“Allah is God”, or so some second-graders were taught to sing in an Indiana public school. Staff justified it as an attempt to teach inclusiveness during the holiday season. After a protest, the phrase was removed from the students’ performance. But the damage was done. The fire was lit and continues to burn.
This takes me back to my days in the schoolhouse as a principal. We usually had student performances in December, often with a slant toward Christmas. Yet most programs also included references to other December holidays, promoting what educators call “diversity”. People justified our school’s Christmas “slant” without much complaint, due to the make-up of the student body. Most families in our school celebrated Christmas in some form, regardless of their faith practices.
Surely we could say the same about our country – there is a slant. Inarguably, the majority of homes across America celebrate some aspect of Christmas, whether religious or secular. And there is a difference in the two. Many Americans welcome Santa and his reindeer, but prefer the historical nativity scene to stay in their neighbor’s yard. Some incorporate both and some neither. But more houses on the block portray Christmas than not.
Last weekend, my husband and I took our traditional drive to look at neighborhood Christmas lights and noticed some large, lighted menorahs along the way. Unlike Christmas, Hanukkah has no secular version. It’s a purely religious holiday celebrated by the Jewish people. Kwanza, on the other hand, is not religious in origin, but ethnic. We live in a free country, and we have the freedom to celebrate whatever holidays we choose.
But here’s a fact we all must embrace: In our free schools, freedom must be established, not religion. Public schools are operated by the government and therefore must remain neutral to religion. At my old school, I could not hang a cross on the door and say “All who enter must proclaim Christ as Savior.” Nor could any public school force students to bow to Allah and proclaim him as their god. Yet that is exactly what the Indiana school attempted to do by forcing students to sing such declaratory words. There is a difference in recognizing the declarations that a people group makes, and making the declarations yourself.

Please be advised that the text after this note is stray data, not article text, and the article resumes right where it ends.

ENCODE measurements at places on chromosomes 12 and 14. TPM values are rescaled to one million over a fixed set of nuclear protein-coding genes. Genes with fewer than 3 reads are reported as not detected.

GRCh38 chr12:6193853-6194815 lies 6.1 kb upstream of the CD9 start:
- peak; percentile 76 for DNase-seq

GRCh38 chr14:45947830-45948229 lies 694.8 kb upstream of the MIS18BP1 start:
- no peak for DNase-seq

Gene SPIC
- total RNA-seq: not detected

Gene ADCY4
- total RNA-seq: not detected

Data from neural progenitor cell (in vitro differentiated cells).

Shariq Siddiqui, Executive Director of the Muslim Alliance of Indiana told the Indianapolis Star, “Schools are a place where we should learn more about each other rather than exclude each other based on stereotypes and misconceptions.” He is correct that schools are a place to learn about each other. But learning about each other must never mandate worshipping like each other.
Some in Indiana were primarily concerned that Allah was mentioned in the program, but Jesus was not. Micah Clark, Executive Director of the Indiana AFA, told Fox News Radio, “I wouldn’t have had a problem if it had been equal to all faiths.” This concerns me. Is our primary concern that Jesus get equal time, or that the allegiance of our children’s hearts is reserved for our Savior? Do we really want our Christian children singing praises to Allah in any context? I pray not.
Suggestions for public school programming during the Christmas season:
1. Do not call your program a Christmas program unless you are willing to have Ramadan and Hanukkah programs, too (among others). As much as Christians hate to hear this, public schools should have holiday programs. Certainly we need purely Christmas programs to reach the world for Christ, but the public schoolhouse is not the place.
2. Remember, public schools are in the education business, not the spiritual development business. They should educate students on the reality of world religions when appropriate in the state’s curriculum – at the appropriate grade level, in the appropriate way, and at the appropriate time of the school year.
3. Because students are to be educated, school programs should be educational in nature, including narratives and songs that inform of religious beliefs and cultural customs, (as appropriate to the grade level curriculum), rather than proclaim such beliefs and customs as factual or acceptable. (i.e. “Allah is God.”)
It is fine to teach all students that Muslims celebrate Ramadan, and to explain some of their customs. It is not fine to force all students to celebrate Ramadan by offering praise to Allah. Likewise, it is acceptable to teach all students that Christians celebrate Christ’s birth, providing the religious, historical context for Christmas. But it is not acceptable to force all students to sing praises to Jesus.
There is a difference in teaching for understanding and teaching for acceptance. This is a major distinction that must be highlighted in public schools to protect the minds of students from indoctrination, resulting in confusion over divine truth and adoption of the liberal left’s agenda. Likewise, we must honor this distinction, too. We mustn’t venture so far to the right that we lose sight of it. Let’s remain true to God’s Word and true to the laws of our free country established in His name.
Be First to Comment
This happened in the school district where I live. This has already been blown way out of proportion. It’s time to move on.
Peter, I’m sorry, but I believe that any time a government (school) requires students to worship Allah, or any other deity, it is wrong and needs to be addressed. Second graders (7 years old) are not ready to make the choices needed to decide if they want to do this or not. They probably have no idea who or what Allah is. This situation must be addressed or it will continue to grow. Muslims openly declare that they want to take over the world. (Not my wording, read their press releases.) I, for one, am not willing to let this happen to my grandchildren who are not in public elementary school.